Absolutely agree with you that late payments are totally unacceptable – I wrote an article on this just 3 weeks ago:…(you do need to register which is not the easiest thing to do!)In the UK, where the data for this are best, 60% of SMEs say they struggle with late payments of their Accounts Receivable (A/R). This is a shocking number.The founding thesis of C2FO was not necessarily late payments per se, yes these are a problem as you correctly point out, however it was to liberate the c. $40T of working capital (i.e. cash) that is trapped in A/P and A/R at any moment in time in the world. This is a far larger amount than the total amount of late payment owed at any time.Whether a supplier (like I said in other comments, could be a business of 3 people, or a business of 30,000 people) decides to use C2FO is entirely their choice.If they decide not to then they are paid on the terms they negotiated with their buyers.If they decide to use C2FO, they participate in a fair marketplace where they bid a discount that they are happy with. In a recent survey we conducted, over 99% of suppliers got access to cheaper capital with C2FO than with any other source.This means we are lowering their cost of doing business, as they need to get hold of working capital somehow (or they would not use us), and this therefore strengthens their business. At first that seems counterintuitive a they have given a small discount, however what matters is that this discount, when annualised into an APR, is lower than all their other sources of capital.Our marketplace averages c. 6% APR, which corresponds to an actual average discount of less than 0.5% in absolute terms.We believe this is fair to both the supplier and the buyer, and like all marketplaces, we have to balance both the supply (buyer) and demand (supplier) in order to have a liquid and efficient marketplace.Finally, our supplier Net Promoter Score of 70% is absolutely world class (on a par with Apple, Amazon etc), so we have a product that resonates.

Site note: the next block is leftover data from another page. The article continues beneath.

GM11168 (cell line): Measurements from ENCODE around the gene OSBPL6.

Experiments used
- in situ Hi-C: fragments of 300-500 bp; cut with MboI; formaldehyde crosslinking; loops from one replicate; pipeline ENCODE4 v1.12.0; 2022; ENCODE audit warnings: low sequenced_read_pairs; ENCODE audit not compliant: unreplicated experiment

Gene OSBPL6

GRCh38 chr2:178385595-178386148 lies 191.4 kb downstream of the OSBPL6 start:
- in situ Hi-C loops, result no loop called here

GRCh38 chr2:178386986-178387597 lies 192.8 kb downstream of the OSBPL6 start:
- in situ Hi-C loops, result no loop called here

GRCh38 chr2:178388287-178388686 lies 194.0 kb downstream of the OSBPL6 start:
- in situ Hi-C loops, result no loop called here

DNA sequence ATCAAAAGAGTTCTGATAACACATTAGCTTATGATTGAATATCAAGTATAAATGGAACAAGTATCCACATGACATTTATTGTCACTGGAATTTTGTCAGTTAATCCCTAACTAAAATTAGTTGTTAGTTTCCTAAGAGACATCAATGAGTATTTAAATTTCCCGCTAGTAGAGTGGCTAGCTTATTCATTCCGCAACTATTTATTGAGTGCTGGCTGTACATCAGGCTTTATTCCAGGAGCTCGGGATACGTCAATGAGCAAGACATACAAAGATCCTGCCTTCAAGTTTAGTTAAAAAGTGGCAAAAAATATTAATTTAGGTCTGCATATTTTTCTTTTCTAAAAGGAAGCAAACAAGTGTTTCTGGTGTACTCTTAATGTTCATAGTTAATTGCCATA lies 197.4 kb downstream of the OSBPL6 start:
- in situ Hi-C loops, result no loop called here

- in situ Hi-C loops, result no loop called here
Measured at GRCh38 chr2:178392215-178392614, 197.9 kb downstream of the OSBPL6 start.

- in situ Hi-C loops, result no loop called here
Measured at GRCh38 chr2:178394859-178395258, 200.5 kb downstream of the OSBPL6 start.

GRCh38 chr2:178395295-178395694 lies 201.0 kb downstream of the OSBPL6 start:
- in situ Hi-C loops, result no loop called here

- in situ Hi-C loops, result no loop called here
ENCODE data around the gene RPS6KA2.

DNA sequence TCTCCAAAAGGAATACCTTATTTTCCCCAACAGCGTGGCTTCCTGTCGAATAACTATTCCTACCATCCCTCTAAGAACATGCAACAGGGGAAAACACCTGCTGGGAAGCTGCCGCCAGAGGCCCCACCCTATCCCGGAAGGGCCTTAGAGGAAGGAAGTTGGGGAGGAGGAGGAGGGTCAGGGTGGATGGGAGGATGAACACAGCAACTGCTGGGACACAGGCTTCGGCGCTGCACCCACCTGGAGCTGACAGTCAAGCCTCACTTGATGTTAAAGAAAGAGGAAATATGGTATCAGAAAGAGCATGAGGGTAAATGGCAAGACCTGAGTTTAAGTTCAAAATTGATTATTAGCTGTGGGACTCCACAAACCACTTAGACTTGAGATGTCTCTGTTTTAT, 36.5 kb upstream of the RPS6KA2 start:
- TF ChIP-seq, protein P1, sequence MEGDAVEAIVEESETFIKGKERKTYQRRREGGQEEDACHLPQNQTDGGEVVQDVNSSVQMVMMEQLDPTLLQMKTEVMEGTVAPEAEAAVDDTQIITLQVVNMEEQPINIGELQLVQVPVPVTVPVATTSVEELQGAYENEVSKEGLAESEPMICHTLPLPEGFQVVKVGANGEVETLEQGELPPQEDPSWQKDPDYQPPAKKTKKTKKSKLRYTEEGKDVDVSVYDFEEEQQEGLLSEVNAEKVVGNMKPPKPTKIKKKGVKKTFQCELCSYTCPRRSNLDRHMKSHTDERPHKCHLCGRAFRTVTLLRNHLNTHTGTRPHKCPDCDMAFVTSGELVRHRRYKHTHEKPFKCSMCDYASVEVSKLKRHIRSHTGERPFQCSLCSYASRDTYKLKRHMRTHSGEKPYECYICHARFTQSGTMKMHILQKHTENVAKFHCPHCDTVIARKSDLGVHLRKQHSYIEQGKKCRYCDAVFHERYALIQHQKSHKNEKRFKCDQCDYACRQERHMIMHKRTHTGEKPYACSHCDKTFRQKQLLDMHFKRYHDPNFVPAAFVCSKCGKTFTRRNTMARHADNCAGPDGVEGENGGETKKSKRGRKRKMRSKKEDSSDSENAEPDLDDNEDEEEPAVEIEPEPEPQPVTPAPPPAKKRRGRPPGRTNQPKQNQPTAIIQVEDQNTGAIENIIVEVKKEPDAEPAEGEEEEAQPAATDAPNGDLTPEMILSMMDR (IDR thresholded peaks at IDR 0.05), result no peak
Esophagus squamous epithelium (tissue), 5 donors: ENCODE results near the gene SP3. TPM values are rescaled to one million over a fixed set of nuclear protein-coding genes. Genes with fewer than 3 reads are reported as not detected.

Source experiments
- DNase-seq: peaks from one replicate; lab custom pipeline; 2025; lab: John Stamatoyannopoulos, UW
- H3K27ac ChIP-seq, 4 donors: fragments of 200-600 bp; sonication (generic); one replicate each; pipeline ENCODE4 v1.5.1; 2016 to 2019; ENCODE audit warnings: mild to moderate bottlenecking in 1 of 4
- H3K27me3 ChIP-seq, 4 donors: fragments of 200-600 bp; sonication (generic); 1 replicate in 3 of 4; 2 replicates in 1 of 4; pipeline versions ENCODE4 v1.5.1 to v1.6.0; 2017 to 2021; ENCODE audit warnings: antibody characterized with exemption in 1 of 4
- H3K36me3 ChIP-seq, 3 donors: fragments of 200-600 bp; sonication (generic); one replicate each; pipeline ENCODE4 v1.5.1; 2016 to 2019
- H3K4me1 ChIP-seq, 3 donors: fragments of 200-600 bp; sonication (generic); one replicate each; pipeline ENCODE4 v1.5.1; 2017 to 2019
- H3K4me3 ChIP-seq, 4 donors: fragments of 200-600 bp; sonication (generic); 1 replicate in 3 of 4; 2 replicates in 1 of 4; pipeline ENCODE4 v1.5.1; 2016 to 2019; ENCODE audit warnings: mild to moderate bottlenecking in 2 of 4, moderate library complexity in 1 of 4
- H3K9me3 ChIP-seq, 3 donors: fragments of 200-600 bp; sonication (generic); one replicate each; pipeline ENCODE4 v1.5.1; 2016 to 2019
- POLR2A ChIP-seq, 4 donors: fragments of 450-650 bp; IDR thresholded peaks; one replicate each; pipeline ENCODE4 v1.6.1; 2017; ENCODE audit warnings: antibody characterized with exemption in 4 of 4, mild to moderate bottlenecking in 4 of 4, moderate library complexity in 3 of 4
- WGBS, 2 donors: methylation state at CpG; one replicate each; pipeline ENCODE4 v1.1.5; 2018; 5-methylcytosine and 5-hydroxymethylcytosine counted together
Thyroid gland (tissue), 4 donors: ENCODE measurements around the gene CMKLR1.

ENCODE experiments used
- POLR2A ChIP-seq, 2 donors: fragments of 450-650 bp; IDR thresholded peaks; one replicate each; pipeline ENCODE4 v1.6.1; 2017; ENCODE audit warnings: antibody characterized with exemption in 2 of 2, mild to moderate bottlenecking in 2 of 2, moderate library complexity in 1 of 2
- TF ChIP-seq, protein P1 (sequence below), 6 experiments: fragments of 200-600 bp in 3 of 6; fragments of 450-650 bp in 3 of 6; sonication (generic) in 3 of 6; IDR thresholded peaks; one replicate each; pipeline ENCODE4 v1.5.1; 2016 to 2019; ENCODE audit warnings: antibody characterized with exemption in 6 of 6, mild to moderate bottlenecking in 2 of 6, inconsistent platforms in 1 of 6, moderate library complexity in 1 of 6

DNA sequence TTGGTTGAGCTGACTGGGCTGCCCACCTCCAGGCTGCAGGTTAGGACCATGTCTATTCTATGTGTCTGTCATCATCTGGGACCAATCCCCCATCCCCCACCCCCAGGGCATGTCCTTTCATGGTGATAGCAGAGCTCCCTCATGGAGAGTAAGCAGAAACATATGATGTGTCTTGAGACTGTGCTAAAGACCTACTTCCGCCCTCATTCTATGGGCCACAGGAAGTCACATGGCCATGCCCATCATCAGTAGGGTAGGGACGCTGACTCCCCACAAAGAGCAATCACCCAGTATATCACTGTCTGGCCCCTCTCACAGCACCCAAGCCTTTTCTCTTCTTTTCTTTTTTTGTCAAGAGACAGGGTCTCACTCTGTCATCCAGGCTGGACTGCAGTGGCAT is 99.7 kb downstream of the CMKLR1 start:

1. Joe Marchese

        Hi Chris –Thx for your thoughtful reply. [Sorry I did’t reply to you sooner, but took time off for the arrival of my 2nd grandson yesterday.] I will acknowledge that my POV is heavily influenced by my experience at AIG, where I spent the single unhappiest year of my career. AIG would purposefully not pay suppliers for 120 days, when the supplier often called to beg for payment. The procurement people would apologize, feign embarrassment, then suggest that they could cut a check that very day… in consideration of a 20% discount to the invoice. It was systematic, pervasive, and unforgivable. Loved the karma when a supplier that was twisting in the wind was the sole source for a key infrastructure component that was needed to restore network service to the firm… with the procurement people being the most effected. I get your premise for your company… great concept. Be aware that you could be enabling bad actors in their abuse of power. I know you want their business, but I hope you can shine a light on their deplorable practices.